Mysterious arch stands as symbol of Glenorchy’s past

8 March 2019|Community News| Off Comments off on Mysterious arch stands as symbol of Glenorchy’s past|

MORE than 200 people attended a highly successful community event celebrating the Glenorchy Arch at the Riverfront Motel in Rosetta in early February.

The ‘Under the Glenorchy Arch’ event detailed the extensive history of the structure through various informative displays, unseen images and memorabilia.

People with first-hand recollections of the Arch were also present and able to impart their knowledge and stories.

The Arch was originally constructed as Glenorchy’s tribute to Queen Elizabeth II and The Duke of Edinburgh during their 1954 Royal visit and was erected over Liverpool Street on the route traversed by the Royal party.

With comparisons being drawn to London’s Coronation Arch, Glenorchy’s futuristic curved structure was praised by the Duke during a Civic Reception held in Hobart.

Following the conclusion of the Royal tour, it was relocated to a position near the former caravan park entrance at the reserve in Berridale until 1961, when the Arch was acquired by the Motel Derwent, now the Riverfront Motel.

No longer sporting its crown and lettering, the Arch has since remained a prominent curiosity and landmark on the highway at Rosetta.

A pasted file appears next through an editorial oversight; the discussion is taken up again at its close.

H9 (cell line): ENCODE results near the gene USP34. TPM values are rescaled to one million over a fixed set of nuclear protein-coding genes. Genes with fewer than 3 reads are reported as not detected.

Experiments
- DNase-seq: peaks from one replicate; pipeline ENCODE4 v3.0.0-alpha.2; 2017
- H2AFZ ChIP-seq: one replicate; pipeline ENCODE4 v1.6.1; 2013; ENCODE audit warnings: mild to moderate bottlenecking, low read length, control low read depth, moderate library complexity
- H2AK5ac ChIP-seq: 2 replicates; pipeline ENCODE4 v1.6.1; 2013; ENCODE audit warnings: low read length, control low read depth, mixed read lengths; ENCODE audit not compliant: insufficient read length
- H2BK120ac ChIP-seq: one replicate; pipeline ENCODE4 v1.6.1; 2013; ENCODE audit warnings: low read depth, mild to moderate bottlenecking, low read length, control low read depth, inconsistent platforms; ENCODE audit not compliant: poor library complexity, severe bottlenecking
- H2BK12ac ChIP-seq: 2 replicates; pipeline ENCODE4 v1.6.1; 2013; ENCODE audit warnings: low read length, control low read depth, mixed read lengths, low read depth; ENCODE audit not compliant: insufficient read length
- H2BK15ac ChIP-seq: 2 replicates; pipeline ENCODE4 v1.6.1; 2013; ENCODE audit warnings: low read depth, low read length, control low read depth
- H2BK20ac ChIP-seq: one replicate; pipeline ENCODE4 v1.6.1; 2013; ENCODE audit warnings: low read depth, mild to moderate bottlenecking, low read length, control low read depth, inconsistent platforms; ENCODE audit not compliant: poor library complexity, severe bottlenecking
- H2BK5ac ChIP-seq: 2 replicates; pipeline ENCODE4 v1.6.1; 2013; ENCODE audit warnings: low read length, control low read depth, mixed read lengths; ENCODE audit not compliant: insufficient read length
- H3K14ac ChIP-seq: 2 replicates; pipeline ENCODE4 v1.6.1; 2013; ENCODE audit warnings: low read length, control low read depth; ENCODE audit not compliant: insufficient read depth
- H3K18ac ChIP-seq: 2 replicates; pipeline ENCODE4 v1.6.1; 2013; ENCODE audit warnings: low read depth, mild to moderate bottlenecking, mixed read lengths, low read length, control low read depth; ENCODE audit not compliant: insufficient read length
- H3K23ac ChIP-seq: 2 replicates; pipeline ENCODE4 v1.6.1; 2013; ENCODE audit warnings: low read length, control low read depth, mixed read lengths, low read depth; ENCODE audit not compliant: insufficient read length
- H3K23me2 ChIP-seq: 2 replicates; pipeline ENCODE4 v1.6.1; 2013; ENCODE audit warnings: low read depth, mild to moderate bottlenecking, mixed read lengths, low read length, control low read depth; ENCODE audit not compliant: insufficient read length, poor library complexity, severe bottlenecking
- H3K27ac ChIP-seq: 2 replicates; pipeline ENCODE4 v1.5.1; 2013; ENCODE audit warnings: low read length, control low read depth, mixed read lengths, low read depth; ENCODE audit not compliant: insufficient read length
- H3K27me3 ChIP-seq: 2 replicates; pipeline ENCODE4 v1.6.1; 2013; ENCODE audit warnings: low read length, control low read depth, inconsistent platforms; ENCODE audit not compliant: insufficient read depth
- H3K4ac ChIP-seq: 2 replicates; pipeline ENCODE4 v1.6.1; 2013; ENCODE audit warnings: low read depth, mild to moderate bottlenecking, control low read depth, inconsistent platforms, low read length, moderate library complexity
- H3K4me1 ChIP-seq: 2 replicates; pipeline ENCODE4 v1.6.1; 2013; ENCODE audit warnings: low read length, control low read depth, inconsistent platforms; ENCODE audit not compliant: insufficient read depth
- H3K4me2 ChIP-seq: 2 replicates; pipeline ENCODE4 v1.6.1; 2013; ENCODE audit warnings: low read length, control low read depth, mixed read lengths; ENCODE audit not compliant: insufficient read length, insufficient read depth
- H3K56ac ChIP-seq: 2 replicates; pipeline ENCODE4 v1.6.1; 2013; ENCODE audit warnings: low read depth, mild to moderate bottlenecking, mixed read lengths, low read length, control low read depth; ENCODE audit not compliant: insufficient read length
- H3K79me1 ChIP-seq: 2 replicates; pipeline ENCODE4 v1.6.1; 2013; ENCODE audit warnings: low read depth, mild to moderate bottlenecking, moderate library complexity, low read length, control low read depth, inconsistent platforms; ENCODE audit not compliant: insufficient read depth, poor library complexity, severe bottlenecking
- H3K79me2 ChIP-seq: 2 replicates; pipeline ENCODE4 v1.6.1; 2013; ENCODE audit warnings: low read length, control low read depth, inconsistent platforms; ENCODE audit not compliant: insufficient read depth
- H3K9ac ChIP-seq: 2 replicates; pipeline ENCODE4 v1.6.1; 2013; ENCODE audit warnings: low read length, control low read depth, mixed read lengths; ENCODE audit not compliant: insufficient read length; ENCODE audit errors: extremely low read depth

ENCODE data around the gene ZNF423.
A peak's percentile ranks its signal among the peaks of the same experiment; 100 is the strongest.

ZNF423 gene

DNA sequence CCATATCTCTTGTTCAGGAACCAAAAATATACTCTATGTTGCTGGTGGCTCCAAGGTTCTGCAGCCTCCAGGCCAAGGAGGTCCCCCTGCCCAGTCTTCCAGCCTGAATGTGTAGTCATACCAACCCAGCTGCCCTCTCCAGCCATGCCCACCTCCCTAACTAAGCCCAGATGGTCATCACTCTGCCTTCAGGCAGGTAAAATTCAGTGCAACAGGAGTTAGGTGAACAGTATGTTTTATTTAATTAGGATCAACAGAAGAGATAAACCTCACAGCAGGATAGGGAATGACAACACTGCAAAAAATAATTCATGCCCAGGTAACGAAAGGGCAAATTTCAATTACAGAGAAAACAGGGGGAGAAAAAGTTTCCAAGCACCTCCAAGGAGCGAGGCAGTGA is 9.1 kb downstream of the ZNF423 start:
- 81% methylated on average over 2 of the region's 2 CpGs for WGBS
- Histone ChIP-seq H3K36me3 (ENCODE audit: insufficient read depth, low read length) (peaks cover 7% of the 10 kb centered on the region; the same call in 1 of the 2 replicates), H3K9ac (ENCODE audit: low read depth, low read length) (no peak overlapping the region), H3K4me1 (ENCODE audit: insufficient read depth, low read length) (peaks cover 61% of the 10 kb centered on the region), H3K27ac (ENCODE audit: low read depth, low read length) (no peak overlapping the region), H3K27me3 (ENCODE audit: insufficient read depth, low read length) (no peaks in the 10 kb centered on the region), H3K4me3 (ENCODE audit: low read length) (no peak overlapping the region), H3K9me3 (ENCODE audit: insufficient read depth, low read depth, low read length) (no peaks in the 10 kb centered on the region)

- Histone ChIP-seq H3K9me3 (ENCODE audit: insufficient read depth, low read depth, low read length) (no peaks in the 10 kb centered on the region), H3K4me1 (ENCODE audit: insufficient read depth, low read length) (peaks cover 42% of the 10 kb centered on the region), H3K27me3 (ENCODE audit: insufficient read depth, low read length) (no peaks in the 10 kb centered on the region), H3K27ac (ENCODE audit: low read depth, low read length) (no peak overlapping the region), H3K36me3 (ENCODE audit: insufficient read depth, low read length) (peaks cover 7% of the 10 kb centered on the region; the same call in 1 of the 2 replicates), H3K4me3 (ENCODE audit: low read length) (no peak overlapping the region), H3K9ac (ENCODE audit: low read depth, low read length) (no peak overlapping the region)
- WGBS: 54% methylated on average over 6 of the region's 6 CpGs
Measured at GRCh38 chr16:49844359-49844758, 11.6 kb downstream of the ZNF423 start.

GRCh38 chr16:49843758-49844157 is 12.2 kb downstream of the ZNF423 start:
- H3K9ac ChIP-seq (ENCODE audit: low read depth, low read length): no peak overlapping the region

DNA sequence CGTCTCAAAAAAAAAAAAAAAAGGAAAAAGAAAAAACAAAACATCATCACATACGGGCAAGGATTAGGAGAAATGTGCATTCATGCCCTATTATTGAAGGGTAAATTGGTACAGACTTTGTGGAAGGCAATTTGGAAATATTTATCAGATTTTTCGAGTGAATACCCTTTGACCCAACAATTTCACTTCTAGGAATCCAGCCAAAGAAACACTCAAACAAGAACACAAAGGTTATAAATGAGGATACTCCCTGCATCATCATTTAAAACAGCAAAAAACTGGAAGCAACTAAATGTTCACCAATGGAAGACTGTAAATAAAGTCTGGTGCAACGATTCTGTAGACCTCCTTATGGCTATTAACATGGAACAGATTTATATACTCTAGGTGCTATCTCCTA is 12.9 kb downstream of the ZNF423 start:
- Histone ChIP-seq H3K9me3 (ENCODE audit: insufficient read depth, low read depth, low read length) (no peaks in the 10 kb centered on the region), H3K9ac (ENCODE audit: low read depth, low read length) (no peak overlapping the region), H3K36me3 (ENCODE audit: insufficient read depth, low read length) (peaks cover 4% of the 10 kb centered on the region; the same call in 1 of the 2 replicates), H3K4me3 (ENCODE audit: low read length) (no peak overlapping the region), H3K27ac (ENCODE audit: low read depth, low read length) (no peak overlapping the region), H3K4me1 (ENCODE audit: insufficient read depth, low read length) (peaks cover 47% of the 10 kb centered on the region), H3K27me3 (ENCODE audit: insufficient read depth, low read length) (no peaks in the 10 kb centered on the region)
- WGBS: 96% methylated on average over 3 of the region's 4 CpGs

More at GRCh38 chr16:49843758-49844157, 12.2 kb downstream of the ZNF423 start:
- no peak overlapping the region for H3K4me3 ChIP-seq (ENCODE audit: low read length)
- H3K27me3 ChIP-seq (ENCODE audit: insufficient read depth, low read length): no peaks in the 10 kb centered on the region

“Growing up in Rosetta, I was always fascinated by the Arch,” event organiser David Patman said.

“It was such an unusual design, I used to wonder how it got there, it was like it had arrived from outer space.”

Mr Patman said the event was important for people to recognise the rich history of the Arch and its place in Glenorchy’s history.

“It was built at a time when Glenorchy was a relatively young community, transitioning from a rural area into a major manufacturing centre,” he said.

“There was a real optimism about the future, and an ambition to be innovative.

“The Arch can be an important symbol not only of Glenorchy’s past, but it’s future, and that’s worth preserving.”

While most people at the event were unaware of its history, Mr Patman said some saw it as an “old-friend” and were keen to tell their stories.

“The Post-Vintage Car Club brought along a selection of vehicles from the same era as the Arch, and one of the owners had a photo of his Plymouth driving under the Arch in 1954,” he said.

Mr Patman said he hoped the event would continue into the future and was keen to find more ways to share the story of the Glenorchy Arch with the community.

“We’re looking at things like an annual event under the Arch which celebrates Glenorchy’s post-war history right up to present day, and a permanent audio installation that provides historic background,” he said.

“Whatever we do, we want to make sure the Arch continues to intrigue, inspire and help represent what’s great about Glenorchy.”

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*This article is based on detailed historical research undertaken by former Glenorchy resident Julia Knight.

Caption: The Plymouth at the ‘Under Glenorchy Arch’ event in 2019. Photo credit: Simon Cuthbert.

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